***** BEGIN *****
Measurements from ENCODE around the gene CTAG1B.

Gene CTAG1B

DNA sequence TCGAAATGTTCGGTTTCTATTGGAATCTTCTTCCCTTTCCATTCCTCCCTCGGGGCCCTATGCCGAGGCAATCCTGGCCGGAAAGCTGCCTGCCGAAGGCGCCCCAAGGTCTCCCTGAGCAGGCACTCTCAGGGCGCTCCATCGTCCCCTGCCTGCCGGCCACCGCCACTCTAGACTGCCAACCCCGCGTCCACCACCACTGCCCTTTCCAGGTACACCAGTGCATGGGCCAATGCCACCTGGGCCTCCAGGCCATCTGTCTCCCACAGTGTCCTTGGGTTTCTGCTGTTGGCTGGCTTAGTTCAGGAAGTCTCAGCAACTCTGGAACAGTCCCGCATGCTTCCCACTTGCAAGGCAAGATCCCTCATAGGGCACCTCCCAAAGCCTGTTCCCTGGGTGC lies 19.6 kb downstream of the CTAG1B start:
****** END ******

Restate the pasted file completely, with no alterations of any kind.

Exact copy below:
Measurements from ENCODE around the gene CTAG1B.

Gene CTAG1B

DNA sequence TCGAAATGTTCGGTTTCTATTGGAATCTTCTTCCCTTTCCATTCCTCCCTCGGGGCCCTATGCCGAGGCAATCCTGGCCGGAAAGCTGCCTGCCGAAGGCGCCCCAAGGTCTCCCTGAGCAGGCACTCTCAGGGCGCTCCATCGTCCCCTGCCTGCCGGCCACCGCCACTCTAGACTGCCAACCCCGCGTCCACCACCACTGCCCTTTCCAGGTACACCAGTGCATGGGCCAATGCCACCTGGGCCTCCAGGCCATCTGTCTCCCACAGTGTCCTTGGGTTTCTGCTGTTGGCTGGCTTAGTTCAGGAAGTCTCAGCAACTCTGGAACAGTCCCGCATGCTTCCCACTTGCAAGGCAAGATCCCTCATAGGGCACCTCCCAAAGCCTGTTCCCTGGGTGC lies 19.6 kb downstream of the CTAG1B start: